Dutch utility company Eneco and its Norwegian partner Equinor have announced their withdrawal from the 4GW offshore wind tender in the Dutch North Sea.

The tender, which opened in February, is for building permits at two sites within the IJmuiden Ver wind farm zone.

The tender, which closed on 28 March, has been impacted by Eneco’s decision, as the company has been a significant supporter of offshore wind power development in the Netherlands over the past ten years.

In the Dutch portion of the North Sea, Eneco operates four offshore wind farms and is building a fifth.

Along with Equinor, it had intended to submit a bid for the new 4GW wind farm, which would be located over two sites 60 km off the Dutch coast.

Eneco, however, has determined that the supply chain issues, increased raw material costs, uncertainty around the price and demand for power, and high borrowing rates have undermined the business case for a bid.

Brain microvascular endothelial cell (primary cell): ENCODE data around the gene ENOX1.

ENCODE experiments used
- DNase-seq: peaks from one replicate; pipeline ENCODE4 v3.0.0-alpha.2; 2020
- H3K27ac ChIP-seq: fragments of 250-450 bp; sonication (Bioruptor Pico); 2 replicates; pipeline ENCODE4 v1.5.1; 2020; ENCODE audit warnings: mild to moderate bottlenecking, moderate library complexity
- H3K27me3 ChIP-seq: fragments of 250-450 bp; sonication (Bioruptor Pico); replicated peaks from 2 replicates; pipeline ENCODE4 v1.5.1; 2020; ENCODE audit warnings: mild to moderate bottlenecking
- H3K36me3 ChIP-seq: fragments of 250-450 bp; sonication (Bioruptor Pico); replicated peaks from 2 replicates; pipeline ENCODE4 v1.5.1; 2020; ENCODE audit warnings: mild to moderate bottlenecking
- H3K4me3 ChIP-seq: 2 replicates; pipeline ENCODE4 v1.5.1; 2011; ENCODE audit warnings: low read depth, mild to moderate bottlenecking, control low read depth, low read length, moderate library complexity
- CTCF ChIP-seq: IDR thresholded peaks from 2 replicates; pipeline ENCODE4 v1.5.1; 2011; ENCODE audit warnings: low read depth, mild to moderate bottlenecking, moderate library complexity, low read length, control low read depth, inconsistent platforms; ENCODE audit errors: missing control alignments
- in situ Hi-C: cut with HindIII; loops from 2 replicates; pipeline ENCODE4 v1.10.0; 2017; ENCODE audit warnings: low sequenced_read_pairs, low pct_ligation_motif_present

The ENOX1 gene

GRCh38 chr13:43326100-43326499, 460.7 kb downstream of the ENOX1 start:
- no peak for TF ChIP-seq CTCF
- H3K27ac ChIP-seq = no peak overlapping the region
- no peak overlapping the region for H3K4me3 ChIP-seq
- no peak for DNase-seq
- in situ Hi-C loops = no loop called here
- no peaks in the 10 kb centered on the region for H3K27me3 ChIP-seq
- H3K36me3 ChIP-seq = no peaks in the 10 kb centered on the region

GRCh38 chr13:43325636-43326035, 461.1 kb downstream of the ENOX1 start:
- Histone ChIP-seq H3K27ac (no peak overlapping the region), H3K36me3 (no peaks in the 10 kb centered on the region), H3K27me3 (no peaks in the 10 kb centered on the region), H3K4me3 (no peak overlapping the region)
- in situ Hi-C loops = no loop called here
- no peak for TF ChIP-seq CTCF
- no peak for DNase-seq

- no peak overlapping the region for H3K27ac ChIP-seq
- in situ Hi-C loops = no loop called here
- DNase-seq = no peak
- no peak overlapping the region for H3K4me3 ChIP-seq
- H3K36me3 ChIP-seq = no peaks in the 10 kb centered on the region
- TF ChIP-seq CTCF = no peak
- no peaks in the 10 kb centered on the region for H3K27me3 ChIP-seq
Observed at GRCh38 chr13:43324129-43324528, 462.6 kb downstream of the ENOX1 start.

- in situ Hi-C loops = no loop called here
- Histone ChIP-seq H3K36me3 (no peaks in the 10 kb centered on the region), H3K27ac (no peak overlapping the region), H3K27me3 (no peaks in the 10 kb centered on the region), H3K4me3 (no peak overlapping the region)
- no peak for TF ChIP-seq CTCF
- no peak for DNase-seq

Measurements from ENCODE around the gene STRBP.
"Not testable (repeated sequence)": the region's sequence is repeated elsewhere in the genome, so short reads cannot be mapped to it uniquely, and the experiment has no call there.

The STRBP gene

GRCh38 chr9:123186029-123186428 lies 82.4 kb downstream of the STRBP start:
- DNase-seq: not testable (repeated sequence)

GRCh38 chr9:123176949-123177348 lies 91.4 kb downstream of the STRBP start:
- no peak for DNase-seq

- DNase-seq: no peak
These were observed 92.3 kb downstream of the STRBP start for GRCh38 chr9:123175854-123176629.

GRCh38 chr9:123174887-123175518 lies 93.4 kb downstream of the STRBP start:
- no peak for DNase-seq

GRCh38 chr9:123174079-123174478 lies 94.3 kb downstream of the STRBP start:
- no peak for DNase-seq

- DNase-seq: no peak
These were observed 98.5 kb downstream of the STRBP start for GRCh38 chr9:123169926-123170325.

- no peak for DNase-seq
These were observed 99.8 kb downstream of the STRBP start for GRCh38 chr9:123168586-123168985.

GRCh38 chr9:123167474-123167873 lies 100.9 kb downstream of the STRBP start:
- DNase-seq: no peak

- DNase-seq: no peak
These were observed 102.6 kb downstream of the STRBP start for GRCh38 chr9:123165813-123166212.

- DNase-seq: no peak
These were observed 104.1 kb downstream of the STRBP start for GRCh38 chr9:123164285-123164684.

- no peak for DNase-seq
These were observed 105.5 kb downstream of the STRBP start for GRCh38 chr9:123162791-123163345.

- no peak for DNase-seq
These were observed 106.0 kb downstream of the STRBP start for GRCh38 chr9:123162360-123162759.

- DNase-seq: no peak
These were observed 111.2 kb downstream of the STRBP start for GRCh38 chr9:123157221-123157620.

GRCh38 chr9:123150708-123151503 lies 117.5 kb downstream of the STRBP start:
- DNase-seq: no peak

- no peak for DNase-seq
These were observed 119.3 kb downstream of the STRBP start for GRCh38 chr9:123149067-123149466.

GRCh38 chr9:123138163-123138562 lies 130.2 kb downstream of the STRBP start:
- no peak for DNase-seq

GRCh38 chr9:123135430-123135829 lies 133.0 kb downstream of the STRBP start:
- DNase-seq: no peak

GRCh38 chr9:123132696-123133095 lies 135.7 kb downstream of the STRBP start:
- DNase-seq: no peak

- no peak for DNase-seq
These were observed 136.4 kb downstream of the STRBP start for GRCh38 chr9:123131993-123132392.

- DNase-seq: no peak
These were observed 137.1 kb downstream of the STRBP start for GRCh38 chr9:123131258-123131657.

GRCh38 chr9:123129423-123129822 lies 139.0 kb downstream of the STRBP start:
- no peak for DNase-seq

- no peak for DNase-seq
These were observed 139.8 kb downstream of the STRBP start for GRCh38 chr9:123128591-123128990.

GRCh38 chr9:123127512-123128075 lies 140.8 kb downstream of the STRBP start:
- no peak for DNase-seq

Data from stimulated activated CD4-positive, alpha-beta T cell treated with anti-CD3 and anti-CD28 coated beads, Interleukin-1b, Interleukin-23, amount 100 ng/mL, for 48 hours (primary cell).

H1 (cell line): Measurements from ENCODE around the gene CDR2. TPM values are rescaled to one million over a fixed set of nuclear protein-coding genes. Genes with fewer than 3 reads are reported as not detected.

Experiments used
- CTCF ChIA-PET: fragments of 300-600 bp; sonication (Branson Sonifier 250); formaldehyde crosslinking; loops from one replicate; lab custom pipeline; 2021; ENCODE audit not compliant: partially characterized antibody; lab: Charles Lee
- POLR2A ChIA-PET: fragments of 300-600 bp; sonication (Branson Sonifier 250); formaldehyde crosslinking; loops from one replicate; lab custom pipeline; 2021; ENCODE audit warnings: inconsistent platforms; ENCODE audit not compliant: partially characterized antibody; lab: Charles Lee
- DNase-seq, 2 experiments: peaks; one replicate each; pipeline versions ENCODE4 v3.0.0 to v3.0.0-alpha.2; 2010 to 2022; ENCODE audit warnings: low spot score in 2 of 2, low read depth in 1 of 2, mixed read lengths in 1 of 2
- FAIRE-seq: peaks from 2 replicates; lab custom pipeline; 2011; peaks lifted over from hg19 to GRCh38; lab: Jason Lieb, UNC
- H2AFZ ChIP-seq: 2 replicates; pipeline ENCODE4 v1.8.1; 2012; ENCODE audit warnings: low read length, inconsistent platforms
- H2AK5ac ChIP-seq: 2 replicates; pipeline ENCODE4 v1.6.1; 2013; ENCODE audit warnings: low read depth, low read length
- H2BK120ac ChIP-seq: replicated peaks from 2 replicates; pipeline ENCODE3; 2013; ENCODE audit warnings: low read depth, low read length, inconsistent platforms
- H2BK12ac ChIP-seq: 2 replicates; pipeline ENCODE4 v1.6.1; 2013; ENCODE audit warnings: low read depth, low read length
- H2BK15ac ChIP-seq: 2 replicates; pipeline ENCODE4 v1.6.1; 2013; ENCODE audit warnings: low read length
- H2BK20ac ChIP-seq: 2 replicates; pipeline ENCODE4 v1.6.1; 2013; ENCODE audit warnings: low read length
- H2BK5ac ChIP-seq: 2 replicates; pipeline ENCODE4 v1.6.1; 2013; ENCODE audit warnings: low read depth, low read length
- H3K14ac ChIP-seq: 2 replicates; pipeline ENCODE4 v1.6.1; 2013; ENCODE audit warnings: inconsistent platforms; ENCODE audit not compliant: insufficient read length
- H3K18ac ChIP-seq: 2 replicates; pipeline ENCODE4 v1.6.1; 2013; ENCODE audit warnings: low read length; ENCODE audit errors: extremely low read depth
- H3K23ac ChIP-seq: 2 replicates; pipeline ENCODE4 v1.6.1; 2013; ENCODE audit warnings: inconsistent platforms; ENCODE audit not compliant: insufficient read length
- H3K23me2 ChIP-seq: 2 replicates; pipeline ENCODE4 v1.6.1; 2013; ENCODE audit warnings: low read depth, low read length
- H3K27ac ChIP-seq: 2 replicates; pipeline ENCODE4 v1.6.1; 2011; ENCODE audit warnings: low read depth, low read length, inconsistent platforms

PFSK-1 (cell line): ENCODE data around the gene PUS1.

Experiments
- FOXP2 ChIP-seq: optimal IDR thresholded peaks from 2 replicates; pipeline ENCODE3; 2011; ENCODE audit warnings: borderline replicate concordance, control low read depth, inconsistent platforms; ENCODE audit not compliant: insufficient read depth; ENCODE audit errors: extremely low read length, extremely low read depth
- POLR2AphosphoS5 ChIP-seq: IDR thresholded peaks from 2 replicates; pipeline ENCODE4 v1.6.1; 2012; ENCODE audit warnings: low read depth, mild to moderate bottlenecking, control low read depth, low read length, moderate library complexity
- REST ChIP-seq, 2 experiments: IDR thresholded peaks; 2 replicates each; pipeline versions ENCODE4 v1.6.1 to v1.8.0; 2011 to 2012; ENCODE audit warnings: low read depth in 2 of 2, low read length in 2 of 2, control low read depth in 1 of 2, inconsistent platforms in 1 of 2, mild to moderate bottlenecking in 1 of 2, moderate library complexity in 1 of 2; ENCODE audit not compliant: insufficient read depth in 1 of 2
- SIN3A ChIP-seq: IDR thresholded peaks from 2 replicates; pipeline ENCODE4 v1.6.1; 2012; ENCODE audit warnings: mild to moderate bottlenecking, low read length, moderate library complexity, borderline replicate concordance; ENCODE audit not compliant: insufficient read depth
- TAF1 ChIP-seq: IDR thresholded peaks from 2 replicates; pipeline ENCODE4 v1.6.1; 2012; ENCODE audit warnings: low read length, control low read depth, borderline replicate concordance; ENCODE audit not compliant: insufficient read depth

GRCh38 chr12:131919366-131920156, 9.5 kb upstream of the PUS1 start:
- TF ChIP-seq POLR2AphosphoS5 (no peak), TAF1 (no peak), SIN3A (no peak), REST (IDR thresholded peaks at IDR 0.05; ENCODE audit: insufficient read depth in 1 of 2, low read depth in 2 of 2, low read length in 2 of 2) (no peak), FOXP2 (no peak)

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It released a white paper detailing these concerns and its subsequent decision to not participate in the tender.

In the white paper, Eneco urged the Dutch government to re-evaluate the structure of its offshore wind tenders.

It criticised the current focus on the price offered by builders and suggested that the size of tenders should be limited to around 1GW to mitigate risks.

A government spokesman stated that while multiple builders had expressed interest in the project, it was uncertain how many bids would be submitted.

Reuters quoted Climate ministry spokesperson Noortje Beckers as saying: “We realise the market circumstances have changed since the tender was designed, complicating the business case.”

Despite Eneco’s withdrawal, the government remains committed to expanding the Dutch North Sea’s wind capacity from nearly 5GW to approximately 21GW by 2031.